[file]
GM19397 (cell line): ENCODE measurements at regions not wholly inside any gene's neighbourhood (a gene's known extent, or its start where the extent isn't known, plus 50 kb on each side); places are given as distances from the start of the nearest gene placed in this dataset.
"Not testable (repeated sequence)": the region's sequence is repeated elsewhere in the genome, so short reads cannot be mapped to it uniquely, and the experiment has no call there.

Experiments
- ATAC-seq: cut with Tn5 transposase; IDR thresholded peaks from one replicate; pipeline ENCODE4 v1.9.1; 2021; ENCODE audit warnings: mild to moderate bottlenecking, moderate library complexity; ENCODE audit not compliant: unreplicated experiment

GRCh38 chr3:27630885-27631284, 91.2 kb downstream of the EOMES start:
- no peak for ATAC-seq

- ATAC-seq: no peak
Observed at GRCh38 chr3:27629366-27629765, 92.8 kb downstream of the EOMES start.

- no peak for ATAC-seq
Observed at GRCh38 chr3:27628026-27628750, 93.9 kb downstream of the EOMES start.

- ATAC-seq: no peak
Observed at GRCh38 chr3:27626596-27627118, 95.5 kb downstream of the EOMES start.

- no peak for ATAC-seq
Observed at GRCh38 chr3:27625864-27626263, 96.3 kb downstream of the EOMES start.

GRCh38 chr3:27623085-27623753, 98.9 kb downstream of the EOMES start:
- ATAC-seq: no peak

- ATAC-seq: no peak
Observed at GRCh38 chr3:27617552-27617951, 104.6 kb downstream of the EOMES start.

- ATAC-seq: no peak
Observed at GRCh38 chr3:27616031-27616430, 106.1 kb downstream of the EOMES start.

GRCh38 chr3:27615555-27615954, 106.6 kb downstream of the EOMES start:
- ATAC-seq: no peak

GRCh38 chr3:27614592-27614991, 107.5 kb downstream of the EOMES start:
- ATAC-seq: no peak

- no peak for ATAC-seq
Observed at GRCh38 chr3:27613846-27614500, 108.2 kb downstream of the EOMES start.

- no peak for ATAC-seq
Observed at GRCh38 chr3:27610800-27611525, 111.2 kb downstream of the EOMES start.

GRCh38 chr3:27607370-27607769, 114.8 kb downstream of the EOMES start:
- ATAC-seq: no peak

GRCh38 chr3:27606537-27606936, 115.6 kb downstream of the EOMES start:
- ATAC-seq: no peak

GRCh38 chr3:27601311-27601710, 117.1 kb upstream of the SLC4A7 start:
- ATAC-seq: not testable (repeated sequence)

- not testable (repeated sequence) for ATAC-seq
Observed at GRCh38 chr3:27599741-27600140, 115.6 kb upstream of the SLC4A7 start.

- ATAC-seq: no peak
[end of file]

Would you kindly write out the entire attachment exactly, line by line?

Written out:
GM19397 (cell line): ENCODE measurements at regions not wholly inside any gene's neighbourhood (a gene's known extent, or its start where the extent isn't known, plus 50 kb on each side); places are given as distances from the start of the nearest gene placed in this dataset.
"Not testable (repeated sequence)": the region's sequence is repeated elsewhere in the genome, so short reads cannot be mapped to it uniquely, and the experiment has no call there.

Experiments
- ATAC-seq: cut with Tn5 transposase; IDR thresholded peaks from one replicate; pipeline ENCODE4 v1.9.1; 2021; ENCODE audit warnings: mild to moderate bottlenecking, moderate library complexity; ENCODE audit not compliant: unreplicated experiment

GRCh38 chr3:27630885-27631284, 91.2 kb downstream of the EOMES start:
- no peak for ATAC-seq

- ATAC-seq: no peak
Observed at GRCh38 chr3:27629366-27629765, 92.8 kb downstream of the EOMES start.

- no peak for ATAC-seq
Observed at GRCh38 chr3:27628026-27628750, 93.9 kb downstream of the EOMES start.

- ATAC-seq: no peak
Observed at GRCh38 chr3:27626596-27627118, 95.5 kb downstream of the EOMES start.

- no peak for ATAC-seq
Observed at GRCh38 chr3:27625864-27626263, 96.3 kb downstream of the EOMES start.

GRCh38 chr3:27623085-27623753, 98.9 kb downstream of the EOMES start:
- ATAC-seq: no peak

- ATAC-seq: no peak
Observed at GRCh38 chr3:27617552-27617951, 104.6 kb downstream of the EOMES start.

- ATAC-seq: no peak
Observed at GRCh38 chr3:27616031-27616430, 106.1 kb downstream of the EOMES start.

GRCh38 chr3:27615555-27615954, 106.6 kb downstream of the EOMES start:
- ATAC-seq: no peak

GRCh38 chr3:27614592-27614991, 107.5 kb downstream of the EOMES start:
- ATAC-seq: no peak

- no peak for ATAC-seq
Observed at GRCh38 chr3:27613846-27614500, 108.2 kb downstream of the EOMES start.

- no peak for ATAC-seq
Observed at GRCh38 chr3:27610800-27611525, 111.2 kb downstream of the EOMES start.

GRCh38 chr3:27607370-27607769, 114.8 kb downstream of the EOMES start:
- ATAC-seq: no peak

GRCh38 chr3:27606537-27606936, 115.6 kb downstream of the EOMES start:
- ATAC-seq: no peak

GRCh38 chr3:27601311-27601710, 117.1 kb upstream of the SLC4A7 start:
- ATAC-seq: not testable (repeated sequence)

- not testable (repeated sequence) for ATAC-seq
Observed at GRCh38 chr3:27599741-27600140, 115.6 kb upstream of the SLC4A7 start.

- ATAC-seq: no peak